7. I think one exception to all this is The Newshour on PBS. Interestingly enough, executive produced by the same Les Crystal who's on the cover of that TV Guide. The Show started off as The MacNeil/Lehrer Report (running a half hour in length) then in 1983 it went to a one-hour format as The MacNeil/Lehrer NewsHour. I was working at WNET in New York at the time and was involved with the on-air promotion campaign announcing the length change ("Pick up your evening news with The Newshour"). The idea behind the show was not to fill the hour with more and more puff pieces, but to take a few important stories and use the time to expand on them and go into greater depth of coverage. The show originated from two cities simultaneously (New York and Washington). I think it has become the "one fixed point in a changing world" as far as continuing to be a reliable, accurate source of intelligent information.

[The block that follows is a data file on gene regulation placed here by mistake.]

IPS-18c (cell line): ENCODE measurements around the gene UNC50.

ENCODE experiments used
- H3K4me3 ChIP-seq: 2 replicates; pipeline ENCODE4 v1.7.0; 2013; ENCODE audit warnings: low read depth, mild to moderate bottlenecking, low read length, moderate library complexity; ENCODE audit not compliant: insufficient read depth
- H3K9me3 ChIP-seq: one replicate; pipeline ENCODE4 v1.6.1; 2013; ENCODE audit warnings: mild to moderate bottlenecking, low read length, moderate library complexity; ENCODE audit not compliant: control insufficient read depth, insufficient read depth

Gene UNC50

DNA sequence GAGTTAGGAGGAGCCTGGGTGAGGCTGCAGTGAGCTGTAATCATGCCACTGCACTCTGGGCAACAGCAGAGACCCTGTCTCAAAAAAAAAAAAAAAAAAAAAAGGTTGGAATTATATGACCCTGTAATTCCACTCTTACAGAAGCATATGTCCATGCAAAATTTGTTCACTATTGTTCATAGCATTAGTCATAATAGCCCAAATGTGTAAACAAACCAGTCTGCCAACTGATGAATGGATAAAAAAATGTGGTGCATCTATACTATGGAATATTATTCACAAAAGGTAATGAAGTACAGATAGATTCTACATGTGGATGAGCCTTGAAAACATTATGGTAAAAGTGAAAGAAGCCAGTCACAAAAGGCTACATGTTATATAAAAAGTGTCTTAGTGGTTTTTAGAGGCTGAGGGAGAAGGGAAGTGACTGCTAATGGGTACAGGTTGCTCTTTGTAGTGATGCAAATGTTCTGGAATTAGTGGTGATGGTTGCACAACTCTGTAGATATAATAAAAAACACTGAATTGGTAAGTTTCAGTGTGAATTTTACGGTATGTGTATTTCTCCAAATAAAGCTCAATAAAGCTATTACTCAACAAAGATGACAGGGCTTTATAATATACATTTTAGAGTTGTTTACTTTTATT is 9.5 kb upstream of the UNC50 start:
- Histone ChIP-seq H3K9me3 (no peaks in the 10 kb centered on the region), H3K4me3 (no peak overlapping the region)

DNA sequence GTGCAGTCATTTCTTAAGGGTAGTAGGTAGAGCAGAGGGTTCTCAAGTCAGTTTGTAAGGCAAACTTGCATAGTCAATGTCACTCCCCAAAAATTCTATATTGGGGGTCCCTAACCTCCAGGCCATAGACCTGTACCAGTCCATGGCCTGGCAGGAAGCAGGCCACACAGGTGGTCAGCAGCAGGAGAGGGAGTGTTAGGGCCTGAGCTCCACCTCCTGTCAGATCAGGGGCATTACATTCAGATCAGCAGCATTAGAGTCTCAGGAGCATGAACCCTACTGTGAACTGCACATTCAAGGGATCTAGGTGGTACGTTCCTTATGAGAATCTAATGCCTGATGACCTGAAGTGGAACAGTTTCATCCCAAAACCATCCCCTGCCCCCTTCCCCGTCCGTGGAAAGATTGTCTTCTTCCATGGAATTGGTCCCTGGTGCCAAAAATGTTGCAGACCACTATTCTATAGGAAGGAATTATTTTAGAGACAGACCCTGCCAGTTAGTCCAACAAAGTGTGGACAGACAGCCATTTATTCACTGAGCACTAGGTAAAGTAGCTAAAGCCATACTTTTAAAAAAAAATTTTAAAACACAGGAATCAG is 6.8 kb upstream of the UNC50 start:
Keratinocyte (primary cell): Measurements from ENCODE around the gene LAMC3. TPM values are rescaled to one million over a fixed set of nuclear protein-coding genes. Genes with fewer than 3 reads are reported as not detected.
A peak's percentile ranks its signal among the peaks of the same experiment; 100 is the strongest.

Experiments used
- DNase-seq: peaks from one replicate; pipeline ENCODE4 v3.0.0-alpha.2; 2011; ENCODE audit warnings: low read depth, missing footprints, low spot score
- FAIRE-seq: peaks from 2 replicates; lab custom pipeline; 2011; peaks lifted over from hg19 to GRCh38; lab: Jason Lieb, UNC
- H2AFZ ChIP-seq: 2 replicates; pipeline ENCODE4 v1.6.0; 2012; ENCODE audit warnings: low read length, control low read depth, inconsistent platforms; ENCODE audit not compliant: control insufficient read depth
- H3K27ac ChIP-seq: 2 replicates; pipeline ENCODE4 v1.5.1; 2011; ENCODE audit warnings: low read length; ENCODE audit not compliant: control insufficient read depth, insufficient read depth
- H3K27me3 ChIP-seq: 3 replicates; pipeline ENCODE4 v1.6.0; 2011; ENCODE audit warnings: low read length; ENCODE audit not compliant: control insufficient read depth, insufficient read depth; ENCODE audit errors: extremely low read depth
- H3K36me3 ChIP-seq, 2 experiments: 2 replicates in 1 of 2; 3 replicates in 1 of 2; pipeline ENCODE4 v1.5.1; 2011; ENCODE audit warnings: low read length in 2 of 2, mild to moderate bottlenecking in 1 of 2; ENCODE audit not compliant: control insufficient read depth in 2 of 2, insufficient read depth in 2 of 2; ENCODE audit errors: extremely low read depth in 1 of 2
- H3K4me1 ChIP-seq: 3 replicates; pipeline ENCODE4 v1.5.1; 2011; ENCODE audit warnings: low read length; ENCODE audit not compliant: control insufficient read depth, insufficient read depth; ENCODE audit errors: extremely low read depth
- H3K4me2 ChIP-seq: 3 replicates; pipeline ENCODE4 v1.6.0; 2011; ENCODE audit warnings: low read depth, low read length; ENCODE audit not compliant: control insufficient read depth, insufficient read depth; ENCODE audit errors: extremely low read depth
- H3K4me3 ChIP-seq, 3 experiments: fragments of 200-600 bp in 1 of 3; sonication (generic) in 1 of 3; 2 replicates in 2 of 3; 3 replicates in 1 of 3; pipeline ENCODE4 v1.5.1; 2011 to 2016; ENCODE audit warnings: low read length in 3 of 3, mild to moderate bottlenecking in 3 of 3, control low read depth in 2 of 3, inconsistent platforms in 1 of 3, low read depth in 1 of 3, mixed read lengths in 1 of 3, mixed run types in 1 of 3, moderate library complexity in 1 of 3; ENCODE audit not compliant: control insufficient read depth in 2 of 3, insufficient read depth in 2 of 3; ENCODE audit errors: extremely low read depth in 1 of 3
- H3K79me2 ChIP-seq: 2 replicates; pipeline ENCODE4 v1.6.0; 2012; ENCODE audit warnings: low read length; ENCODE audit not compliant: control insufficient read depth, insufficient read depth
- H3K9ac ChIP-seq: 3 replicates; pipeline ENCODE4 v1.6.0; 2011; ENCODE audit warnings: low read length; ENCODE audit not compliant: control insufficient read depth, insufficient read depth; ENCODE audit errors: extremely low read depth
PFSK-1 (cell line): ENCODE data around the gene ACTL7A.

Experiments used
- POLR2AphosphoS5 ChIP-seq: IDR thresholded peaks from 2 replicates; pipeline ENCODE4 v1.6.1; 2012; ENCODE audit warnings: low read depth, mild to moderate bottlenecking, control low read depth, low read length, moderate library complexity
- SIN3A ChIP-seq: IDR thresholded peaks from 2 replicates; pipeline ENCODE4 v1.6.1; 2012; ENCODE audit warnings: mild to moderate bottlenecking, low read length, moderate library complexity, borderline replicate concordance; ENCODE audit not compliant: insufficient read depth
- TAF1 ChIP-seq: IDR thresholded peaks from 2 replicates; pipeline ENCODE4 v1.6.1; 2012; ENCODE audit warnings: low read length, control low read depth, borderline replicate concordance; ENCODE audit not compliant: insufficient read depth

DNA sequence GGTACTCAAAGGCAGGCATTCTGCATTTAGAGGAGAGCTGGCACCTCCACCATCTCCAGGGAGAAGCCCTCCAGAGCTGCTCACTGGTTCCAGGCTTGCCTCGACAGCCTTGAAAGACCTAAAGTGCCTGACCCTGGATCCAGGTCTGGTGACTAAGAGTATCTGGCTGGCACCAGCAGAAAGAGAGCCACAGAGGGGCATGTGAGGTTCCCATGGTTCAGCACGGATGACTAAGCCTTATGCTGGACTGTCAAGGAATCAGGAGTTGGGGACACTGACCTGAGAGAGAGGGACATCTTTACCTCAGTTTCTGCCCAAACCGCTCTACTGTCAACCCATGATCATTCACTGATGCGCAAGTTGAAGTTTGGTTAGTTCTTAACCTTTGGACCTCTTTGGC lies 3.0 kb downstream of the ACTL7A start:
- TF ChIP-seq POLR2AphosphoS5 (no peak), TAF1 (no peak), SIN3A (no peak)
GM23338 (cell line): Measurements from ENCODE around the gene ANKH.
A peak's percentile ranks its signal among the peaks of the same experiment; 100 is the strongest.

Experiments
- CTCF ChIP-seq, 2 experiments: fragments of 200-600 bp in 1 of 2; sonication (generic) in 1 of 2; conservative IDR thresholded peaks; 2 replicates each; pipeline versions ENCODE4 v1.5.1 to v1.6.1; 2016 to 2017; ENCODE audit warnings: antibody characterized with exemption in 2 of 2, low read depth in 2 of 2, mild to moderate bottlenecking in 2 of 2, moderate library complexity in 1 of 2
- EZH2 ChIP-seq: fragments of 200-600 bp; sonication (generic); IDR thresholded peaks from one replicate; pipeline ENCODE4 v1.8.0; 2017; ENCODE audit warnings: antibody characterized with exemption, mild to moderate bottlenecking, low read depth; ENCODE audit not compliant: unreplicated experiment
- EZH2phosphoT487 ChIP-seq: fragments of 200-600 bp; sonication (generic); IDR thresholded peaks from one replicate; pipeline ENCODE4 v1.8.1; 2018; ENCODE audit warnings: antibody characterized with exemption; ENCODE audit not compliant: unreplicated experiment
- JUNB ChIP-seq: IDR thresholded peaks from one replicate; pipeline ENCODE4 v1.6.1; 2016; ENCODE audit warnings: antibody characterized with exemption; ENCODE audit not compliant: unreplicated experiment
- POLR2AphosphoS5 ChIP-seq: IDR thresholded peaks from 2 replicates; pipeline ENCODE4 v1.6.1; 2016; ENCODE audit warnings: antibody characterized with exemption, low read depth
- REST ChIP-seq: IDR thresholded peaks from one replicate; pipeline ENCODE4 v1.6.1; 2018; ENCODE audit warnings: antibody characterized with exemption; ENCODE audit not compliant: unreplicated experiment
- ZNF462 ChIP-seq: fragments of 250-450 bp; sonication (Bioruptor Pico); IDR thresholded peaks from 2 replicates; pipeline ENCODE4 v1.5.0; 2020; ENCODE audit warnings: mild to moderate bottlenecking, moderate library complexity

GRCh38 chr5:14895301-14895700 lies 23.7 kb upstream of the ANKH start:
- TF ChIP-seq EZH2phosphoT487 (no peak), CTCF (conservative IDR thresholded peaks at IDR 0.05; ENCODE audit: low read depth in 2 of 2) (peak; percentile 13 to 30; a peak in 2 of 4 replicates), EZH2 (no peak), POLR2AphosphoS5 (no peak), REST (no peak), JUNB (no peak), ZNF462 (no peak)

1. I'll have to disagree with you on this Larry. The Newshour on PBS is so slanted that it keeps falling off my screen. It seems to try and rival the BBC for skewed reporting. A mantel of respectability to cloak its agenda.

  8. They are commentary only and, by their very nature, biased. The other problem is that the shows that are supposed to be hard news have become more and more biased over the last 20 years. That isn't to say they were ever completely objective. I liked your blog, Take the time to visit the me and say that the change in design and meniu?

  9. AnonymousJune 14, 2016

    Gilligan, I would recommend an HBO mini series called "The Newsroom". The plot revolves around a news anchor trying to recover his integrity as a journalist. He has a rant in the first episode of the first season which is priceless. You can watch it on Amazon.

  10. AnonymousJuly 11, 2016

    First off, I have to note that it's a bit naive to believe there was some golden era of "real news" (and nothing but. And as for those darn ::making shaky fist:: network kids these days *suddenly* touting their ratings out of the blue - think: "the most trusted in America".

    On this:
    "Are you aware of the level of drone strikes taking place under our country's command?" -

    If you are aware, then you took in news sources of your own choosing to find out . And that's the bottom line - it's up to you, me and whoever to be informed on news we care about. It's self-responsibility.

    Great fun site, by the way - enjoy it every time I stop by. Good work!